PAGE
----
This year, the American Institute of Architects held their annual national conference, AIA Conference of Architecture 2023 (A’23) in San Francisco. On the first day of the conference, a group of 40 attendees came over to Richmond via ferry as part of a field trip, “Challenge of the Century: Rising Tides in San Francisco Bay.” I hosted them at Assemble and briefed them on climate resilience and environmental justice issues in Richmond, focusing on the North Richmond Horizontal Levee Project. The field trip was organized by Tian Feng, BART District Architect. Joining me were Aaron Winer, Kate Gibbs and Andrew Clough of West County Wastewater, and Tim Mollette-Parks of Mithun, who went into greater detail about the North Richmond Horizontal Levee Project.
Figure 1 - Aaron Winer, Tom Butt, Tian Feng, Andrew Clough and Tim Mollette-Parks
Below is the briefing sheet I prepared for the group.
AIA Conference on Architecture 2023
San Francisco Bay – Adaptation to Sea Level Rise and Coastal Flooding
Climate Resiliency and Environmental Justice in Richmond, California
Tom Butt, FAIA
Richmond, CA Fun Facts
Richmond is a city with a population of 114,301 (US Census estimate July 1, 2022). It has more shoreline (32 miles) than any city on San Francisco Bay. Richmond is the 55th largest city in California. The City of Richmond also surrounds an unincorporated area, North Richmond, with about 3,000 residents.
The demographics of Richmond include: White – 18.2% %, African American – 18.4%, Asian – 14.5%, Hispanic – 43.8%. Median Household income (2021) is $79,478. Unemployment is 4.2% compared to 4.4% for the State of California.
During WWII, Richmond was the location of the world’s largest shipyards, producing 747 ships, mostly Liberty and Victory ships. Today, it is the home of Rosie the Riveter WWII Home Front National Historical Park.
The third largest refinery in California (Chevron) is located in Richmond, which is the largest emitter of GHG in California. The City of Richmond is one of several cities and counties suing oil companies, including Chevron, for damages caused by climate change.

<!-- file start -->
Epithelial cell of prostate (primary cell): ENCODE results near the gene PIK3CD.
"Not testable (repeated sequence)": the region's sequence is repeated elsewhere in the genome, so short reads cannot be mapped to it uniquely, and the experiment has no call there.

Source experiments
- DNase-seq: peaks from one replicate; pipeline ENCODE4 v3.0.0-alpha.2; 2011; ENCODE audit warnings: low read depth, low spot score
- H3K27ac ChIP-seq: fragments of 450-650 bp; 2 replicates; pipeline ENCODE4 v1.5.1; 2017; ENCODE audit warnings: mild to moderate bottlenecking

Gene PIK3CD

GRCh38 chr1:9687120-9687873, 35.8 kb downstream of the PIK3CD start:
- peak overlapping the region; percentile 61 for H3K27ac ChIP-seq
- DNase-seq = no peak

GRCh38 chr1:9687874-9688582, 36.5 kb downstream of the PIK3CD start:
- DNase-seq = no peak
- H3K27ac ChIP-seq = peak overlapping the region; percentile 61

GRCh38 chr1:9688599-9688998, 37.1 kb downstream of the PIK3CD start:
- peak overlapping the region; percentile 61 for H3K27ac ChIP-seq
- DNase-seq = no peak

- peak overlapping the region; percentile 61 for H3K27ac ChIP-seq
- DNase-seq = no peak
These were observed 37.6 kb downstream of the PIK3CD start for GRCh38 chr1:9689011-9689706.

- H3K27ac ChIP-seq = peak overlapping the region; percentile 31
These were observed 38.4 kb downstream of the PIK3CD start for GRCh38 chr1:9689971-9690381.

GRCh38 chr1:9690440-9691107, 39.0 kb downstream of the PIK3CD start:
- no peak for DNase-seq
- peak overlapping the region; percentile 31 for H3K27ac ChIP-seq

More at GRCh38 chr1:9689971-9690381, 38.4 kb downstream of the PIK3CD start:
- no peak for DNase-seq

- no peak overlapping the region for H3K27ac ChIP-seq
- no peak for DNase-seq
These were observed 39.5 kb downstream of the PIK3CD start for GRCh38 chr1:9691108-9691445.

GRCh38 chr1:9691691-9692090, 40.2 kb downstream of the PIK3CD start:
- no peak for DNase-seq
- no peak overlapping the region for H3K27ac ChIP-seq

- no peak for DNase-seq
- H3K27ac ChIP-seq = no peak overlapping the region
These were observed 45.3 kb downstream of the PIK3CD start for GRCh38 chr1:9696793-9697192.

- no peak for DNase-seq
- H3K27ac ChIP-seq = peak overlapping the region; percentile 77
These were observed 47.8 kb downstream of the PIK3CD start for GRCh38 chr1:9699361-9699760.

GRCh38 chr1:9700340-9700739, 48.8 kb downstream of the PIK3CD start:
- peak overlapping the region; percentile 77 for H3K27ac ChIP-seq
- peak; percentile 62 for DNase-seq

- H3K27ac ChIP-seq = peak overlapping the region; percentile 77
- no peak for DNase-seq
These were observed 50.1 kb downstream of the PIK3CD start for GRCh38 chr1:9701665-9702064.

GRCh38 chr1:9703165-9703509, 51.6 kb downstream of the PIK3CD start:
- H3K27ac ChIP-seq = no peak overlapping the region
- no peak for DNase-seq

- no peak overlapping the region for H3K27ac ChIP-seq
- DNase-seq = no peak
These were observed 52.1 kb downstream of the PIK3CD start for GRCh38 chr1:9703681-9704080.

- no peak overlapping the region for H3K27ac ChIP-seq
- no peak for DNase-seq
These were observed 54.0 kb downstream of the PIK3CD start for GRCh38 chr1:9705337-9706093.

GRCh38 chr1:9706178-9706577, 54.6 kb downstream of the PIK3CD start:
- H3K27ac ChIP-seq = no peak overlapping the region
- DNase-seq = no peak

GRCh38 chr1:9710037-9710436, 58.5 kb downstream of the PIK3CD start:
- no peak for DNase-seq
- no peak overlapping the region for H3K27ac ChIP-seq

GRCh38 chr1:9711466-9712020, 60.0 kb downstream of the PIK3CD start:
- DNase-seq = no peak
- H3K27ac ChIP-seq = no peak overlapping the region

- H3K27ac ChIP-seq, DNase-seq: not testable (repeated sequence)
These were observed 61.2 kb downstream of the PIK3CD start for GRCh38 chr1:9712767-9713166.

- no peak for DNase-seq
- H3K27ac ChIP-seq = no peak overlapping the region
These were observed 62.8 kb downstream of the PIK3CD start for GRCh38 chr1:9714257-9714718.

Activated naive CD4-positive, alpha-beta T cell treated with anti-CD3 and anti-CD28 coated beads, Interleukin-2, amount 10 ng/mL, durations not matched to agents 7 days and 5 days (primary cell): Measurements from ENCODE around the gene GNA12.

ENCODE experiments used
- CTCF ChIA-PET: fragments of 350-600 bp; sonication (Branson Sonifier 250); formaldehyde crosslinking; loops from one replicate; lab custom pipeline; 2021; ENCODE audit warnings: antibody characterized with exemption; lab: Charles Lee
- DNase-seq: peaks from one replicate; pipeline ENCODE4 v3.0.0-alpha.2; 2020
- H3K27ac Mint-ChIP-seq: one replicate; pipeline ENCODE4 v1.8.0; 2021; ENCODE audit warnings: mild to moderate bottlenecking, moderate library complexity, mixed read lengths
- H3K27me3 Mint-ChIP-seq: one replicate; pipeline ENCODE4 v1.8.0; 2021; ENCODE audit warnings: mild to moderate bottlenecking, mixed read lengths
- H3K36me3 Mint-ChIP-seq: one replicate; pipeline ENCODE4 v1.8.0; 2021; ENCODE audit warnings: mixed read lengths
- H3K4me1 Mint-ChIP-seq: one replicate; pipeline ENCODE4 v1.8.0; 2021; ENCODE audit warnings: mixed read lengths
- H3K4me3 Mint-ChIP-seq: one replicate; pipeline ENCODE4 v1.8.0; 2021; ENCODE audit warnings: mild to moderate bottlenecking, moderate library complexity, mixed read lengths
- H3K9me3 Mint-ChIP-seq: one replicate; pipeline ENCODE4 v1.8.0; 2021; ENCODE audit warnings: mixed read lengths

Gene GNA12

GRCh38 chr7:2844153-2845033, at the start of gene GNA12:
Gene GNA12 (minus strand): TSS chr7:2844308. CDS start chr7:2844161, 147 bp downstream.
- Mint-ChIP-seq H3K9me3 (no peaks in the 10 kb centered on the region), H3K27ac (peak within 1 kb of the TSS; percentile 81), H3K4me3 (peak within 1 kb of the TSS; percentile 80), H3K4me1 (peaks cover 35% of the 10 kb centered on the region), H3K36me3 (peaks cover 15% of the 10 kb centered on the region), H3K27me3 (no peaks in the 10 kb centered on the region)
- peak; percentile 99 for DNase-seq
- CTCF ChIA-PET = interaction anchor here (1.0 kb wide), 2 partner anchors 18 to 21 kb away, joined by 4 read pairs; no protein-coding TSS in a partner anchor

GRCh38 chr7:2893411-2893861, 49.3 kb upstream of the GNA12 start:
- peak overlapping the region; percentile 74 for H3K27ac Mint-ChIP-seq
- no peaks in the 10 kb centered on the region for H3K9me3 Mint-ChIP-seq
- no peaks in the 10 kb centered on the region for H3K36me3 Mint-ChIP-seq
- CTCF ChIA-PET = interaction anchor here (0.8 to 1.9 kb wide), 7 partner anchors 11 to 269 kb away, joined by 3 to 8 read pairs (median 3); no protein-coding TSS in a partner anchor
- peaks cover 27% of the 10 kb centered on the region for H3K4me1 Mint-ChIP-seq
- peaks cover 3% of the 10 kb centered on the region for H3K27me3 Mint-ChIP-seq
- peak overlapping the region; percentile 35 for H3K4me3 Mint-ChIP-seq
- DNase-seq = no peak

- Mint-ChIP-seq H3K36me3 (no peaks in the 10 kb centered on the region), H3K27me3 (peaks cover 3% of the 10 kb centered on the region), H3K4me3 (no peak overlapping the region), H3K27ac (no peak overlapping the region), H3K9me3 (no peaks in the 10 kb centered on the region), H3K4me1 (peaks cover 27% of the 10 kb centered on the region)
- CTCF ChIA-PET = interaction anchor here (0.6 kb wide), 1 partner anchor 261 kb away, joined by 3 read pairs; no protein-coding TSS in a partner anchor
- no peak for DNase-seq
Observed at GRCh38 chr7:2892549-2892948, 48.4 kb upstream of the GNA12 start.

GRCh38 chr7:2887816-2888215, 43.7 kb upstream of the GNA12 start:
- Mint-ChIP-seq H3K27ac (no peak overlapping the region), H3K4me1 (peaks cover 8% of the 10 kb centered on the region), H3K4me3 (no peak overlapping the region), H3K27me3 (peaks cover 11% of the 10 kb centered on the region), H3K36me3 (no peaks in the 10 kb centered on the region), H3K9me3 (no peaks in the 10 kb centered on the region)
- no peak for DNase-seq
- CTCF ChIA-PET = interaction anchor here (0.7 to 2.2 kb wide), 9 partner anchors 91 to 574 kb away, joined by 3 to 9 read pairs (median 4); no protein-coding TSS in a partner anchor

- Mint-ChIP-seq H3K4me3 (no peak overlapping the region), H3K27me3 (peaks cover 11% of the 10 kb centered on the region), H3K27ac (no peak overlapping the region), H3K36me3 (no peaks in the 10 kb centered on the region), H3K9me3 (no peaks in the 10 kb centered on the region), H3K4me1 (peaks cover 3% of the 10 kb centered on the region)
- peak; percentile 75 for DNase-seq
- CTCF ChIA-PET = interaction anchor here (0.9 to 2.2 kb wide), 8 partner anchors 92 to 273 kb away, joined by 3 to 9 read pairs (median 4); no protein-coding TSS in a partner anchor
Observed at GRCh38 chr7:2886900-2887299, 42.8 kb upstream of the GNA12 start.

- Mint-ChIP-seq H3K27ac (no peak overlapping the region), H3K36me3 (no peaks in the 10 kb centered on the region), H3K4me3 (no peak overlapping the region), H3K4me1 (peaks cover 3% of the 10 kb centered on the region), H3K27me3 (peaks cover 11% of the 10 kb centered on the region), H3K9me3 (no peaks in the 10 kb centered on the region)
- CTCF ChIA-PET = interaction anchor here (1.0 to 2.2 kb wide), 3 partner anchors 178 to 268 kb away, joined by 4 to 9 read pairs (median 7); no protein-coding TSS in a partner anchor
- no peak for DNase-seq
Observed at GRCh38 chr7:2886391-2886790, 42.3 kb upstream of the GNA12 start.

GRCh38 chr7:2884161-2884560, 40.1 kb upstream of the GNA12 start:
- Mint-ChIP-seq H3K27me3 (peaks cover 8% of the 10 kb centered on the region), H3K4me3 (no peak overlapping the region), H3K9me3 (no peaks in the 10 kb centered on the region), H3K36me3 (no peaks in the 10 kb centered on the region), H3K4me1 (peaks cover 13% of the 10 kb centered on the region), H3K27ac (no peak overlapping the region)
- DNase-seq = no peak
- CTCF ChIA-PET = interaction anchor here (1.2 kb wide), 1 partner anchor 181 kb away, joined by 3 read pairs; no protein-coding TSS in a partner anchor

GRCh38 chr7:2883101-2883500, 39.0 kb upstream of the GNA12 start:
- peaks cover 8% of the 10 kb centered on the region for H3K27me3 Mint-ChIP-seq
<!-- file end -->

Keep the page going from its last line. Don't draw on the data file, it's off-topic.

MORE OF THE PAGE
Richmond and Climate Change
Richmond updated its Climate Action Plan (CAP) in 2016 and tracks progress through the Climate Action Plan (CAP) Open Data Dashboard. The CAP includes an extensive section on resilience beginning on page 70 and the City of Richmond Climate Action Plan – Appendix F, Climate Change Adaptation Study. The most significant actions taken to date to reduce greenhouse gases is participating in Marin Clean Energy (MCE), a Consumer Choice Aggregator that is trending towards providing 100% carbon free electricity.
Adaptation to Climate Change
Bay Area Agencies taking the lead on adaption to climate change include BCDC, which has been a leader in Climate Change Policies related to San Francisco Bay, as well as ABAG, the Bay Area Collaborative, and MTC. Also see Adapting to Rising Tides and the Adaptation Roadmap: Advancing Local Sea Level Rise Adaptation.
The Resilient by Design/Bay Area Challenge of 2017 by the Bay Area Collaborative was modeled on New York’s Rebuild by Design and resulted in nine project winners distributed along the shores of San Francisco Bay. One project, ouR-HOME by the Home Team was in West Contra Costa County, located in the City of Richmond and unincorporated North Richmond.
The most ambitious project in the Richmond area currently is the North Richmond Shoreline Living Levee Project, which grew out of the Resilient by Design/Bay Area Challenge. It is currently in the feasibility and conceptual design stage. The objectives are to create transitional upland habitat, provide flood protection to critical infrastructure and neighboring disadvantaged communities, and improve public access to the North Richmond Shoreline in western Contra Costa County.